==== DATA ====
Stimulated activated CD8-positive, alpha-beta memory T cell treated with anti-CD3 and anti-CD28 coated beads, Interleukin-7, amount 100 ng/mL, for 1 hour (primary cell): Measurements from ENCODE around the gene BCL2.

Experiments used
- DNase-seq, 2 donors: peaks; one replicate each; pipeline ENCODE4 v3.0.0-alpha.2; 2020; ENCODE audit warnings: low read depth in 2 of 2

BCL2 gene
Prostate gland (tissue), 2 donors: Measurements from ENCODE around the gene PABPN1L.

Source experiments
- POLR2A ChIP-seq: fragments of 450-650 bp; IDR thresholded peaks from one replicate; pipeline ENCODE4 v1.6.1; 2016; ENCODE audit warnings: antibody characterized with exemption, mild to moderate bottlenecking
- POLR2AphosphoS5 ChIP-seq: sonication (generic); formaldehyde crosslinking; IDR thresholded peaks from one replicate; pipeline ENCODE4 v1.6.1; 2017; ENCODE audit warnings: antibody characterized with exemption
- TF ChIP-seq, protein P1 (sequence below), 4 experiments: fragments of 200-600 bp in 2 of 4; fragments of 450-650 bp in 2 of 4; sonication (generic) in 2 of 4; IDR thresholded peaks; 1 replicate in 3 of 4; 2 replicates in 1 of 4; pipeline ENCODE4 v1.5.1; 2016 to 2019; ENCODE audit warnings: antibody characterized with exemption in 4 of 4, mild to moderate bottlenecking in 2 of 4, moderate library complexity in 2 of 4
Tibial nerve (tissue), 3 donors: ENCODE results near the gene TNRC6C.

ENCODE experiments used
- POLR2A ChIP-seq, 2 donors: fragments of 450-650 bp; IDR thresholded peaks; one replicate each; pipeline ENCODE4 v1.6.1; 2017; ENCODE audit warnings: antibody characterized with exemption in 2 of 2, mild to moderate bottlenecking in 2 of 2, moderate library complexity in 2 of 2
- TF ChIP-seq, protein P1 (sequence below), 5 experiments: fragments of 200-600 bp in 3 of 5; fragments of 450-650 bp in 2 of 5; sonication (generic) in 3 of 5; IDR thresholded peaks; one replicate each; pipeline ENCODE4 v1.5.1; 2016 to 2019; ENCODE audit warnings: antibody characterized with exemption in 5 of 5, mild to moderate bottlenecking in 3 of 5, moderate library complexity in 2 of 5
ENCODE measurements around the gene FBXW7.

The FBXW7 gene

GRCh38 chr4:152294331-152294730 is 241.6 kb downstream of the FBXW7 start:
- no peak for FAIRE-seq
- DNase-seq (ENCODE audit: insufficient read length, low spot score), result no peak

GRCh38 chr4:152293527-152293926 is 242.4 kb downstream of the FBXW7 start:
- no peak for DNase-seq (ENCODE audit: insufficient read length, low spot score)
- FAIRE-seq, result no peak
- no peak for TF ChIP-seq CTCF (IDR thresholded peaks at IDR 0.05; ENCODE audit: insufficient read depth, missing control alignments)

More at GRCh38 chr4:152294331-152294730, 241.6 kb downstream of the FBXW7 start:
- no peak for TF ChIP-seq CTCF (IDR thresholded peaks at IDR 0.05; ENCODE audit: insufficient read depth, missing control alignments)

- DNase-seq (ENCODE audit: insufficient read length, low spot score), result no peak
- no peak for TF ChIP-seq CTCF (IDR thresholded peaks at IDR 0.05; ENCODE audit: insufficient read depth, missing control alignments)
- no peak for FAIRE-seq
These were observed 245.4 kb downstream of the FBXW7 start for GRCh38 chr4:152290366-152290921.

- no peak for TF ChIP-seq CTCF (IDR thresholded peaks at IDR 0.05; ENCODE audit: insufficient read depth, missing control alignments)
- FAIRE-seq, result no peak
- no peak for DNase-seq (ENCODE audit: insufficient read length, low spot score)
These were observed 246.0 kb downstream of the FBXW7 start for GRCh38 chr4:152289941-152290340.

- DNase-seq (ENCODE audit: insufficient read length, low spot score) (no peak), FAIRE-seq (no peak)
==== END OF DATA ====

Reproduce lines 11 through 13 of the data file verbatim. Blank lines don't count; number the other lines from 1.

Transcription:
ENCODE experiments used
- POLR2A ChIP-seq, 2 donors: fragments of 450-650 bp; IDR thresholded peaks; one replicate each; pipeline ENCODE4 v1.6.1; 2017; ENCODE audit warnings: antibody characterized with exemption in 2 of 2, mild to moderate bottlenecking in 2 of 2, moderate library complexity in 2 of 2
- TF ChIP-seq, protein P1 (sequence below), 5 experiments: fragments of 200-600 bp in 3 of 5; fragments of 450-650 bp in 2 of 5; sonication (generic) in 3 of 5; IDR thresholded peaks; one replicate each; pipeline ENCODE4 v1.5.1; 2016 to 2019; ENCODE audit warnings: antibody characterized with exemption in 5 of 5, mild to moderate bottlenecking in 3 of 5, moderate library complexity in 2 of 5